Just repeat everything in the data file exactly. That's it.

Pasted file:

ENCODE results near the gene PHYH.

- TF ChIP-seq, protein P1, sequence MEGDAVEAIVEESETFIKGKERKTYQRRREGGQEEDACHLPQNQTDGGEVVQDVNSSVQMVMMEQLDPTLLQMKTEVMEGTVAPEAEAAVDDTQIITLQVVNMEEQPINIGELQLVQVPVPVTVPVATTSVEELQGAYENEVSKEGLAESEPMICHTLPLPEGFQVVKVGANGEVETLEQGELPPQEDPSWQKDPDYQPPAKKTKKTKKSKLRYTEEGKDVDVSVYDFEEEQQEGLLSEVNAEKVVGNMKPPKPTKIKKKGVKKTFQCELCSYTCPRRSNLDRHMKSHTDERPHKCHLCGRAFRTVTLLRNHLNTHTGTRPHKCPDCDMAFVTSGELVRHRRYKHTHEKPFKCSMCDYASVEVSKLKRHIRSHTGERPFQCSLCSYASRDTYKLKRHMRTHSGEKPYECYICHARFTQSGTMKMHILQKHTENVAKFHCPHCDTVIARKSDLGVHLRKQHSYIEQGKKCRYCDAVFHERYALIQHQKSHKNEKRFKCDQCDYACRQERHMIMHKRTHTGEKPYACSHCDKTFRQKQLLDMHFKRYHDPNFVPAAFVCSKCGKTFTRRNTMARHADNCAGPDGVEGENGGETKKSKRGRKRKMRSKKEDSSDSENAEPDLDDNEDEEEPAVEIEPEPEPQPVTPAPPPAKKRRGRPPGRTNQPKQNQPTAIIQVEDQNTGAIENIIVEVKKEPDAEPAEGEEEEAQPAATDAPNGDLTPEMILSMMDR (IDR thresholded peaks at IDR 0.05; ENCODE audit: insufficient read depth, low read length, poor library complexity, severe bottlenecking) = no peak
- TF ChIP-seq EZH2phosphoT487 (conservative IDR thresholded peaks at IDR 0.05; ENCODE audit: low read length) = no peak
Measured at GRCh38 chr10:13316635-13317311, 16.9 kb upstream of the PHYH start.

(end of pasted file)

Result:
ENCODE results near the gene PHYH.

- TF ChIP-seq, protein P1, sequence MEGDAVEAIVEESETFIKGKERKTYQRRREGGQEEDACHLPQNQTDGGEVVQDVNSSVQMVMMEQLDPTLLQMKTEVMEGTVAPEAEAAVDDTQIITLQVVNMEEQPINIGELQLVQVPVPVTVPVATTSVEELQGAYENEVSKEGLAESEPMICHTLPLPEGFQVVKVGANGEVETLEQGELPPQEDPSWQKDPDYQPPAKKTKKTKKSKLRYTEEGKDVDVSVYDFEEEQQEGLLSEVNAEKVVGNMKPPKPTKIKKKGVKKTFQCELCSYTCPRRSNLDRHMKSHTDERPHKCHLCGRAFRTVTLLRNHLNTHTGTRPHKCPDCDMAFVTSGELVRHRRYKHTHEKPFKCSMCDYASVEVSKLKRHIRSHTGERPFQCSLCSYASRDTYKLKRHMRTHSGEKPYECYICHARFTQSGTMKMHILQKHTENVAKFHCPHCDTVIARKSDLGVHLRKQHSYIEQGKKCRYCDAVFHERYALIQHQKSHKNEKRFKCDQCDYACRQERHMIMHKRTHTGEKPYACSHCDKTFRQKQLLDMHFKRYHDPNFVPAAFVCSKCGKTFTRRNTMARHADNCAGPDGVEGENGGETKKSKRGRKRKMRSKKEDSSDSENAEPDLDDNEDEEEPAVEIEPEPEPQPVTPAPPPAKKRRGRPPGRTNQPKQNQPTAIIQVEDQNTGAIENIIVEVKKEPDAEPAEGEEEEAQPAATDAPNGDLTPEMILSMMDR (IDR thresholded peaks at IDR 0.05; ENCODE audit: insufficient read depth, low read length, poor library complexity, severe bottlenecking) = no peak
- TF ChIP-seq EZH2phosphoT487 (conservative IDR thresholded peaks at IDR 0.05; ENCODE audit: low read length) = no peak
Measured at GRCh38 chr10:13316635-13317311, 16.9 kb upstream of the PHYH start.